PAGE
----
The judgment of the Appellate Division remanding the case for a new trial on all issues as to defendant Harrison Park, Inc., is modified, and the cause remanded for entry of judgment in favor of that defendant. No costs.
The judgment of the Appellate Division affirming the setting aside of a default as to Altus is, for the reasons set forth herein, affirmed. After the decision of the Appellate Division, the case went to pretrial conference while the petition for certification was pending in this Court, and the pretrial order fully sets forth the respective positions of the parties. The cause is thus ready for trial, subject to the psychiatric examinations referred to above, and is hereby remanded for that purpose on all issues as to defendant Altus. Costs to abide the event.
PASHMAN, J. (concurring and dissenting). This matter involves a number of complex procedural issues. I differ with the majority on only one of those issues -- the relationship between N.J.S.A. 2A:14-1.1, the ten-year statute of
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limitations, and N.J.S.A. 2A:14-21, the provision tolling statutes of limitations for infants and incompetents.
The pertinent statutes are as follows:
No action whether in contract, in tort, or otherwise to recover damages for any deficiency in the design, planning, supervision or construction of an improvement to real property, or for any injury to property, real or personal, or for an injury to the person, or for bodily injury or wrongful death, arising out of the defective and unsafe condition of an improvement to real property, nor any action for contribution or indemnity for damages sustained on account of such injury, shall be brought against any person performing or furnishing the design, planning, supervision of construction or construction of such improvement to real property, more than 10 years after the performance or furnishing of such services and construction. This limitation shall not apply to any person in actual possession and control as owner, tenant, or otherwise, of the improvement at the time the defective and unsafe condition of such improvement constitutes the proximate cause of the injury or damage for which the action is brought.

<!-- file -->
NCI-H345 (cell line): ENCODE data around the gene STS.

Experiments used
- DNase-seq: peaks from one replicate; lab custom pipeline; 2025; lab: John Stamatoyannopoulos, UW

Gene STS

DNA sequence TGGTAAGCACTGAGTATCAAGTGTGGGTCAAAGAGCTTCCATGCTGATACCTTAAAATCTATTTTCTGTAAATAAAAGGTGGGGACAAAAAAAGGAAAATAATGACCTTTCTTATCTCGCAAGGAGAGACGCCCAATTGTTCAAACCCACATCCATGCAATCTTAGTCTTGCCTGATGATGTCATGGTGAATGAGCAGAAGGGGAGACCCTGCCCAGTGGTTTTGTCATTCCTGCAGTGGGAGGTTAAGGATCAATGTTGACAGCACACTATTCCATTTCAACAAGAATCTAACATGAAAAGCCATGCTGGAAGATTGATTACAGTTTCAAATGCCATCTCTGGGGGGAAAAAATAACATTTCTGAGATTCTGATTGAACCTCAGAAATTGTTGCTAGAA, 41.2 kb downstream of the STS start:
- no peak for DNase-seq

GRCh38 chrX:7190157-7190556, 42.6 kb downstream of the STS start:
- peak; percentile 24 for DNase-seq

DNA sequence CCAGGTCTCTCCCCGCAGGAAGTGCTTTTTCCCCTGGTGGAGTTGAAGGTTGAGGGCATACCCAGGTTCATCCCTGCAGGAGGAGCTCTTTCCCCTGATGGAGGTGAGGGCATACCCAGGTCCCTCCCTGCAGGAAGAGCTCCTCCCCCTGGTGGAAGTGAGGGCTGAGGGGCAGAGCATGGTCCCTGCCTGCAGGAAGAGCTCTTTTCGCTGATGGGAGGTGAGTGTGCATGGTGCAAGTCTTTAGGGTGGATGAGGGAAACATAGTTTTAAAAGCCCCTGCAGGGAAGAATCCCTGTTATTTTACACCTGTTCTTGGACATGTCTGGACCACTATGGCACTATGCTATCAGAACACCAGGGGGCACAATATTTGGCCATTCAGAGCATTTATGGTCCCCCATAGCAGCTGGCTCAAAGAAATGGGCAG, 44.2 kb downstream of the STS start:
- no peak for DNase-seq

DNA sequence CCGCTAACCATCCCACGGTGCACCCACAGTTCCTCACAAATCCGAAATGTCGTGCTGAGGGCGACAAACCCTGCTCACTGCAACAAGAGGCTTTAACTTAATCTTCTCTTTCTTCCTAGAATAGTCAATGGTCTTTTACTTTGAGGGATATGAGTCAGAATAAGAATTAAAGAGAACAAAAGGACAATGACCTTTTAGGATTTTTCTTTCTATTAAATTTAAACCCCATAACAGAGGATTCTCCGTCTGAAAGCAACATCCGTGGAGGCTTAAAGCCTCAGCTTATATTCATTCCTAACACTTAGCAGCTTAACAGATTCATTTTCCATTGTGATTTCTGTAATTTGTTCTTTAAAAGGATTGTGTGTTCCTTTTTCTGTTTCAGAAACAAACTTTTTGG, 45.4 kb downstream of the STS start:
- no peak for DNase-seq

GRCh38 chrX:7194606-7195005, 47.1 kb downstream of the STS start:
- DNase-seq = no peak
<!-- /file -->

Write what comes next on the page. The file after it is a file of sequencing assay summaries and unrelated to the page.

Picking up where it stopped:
If any person entitled to any of the actions or proceedings specified in sections 2A:14-1 to 2A:14-8 or sections 2A:14-16 to 2A:14-20 of this title or to a right or title of entry under section 2A:14-6 of this title is or shall be, at the time of any such cause of action or right or title accruing, under the age of 21 years, or insane, such person may commence such action or make such entry, within such time as limited by said sections, after his coming to or being of full age or of sane mind.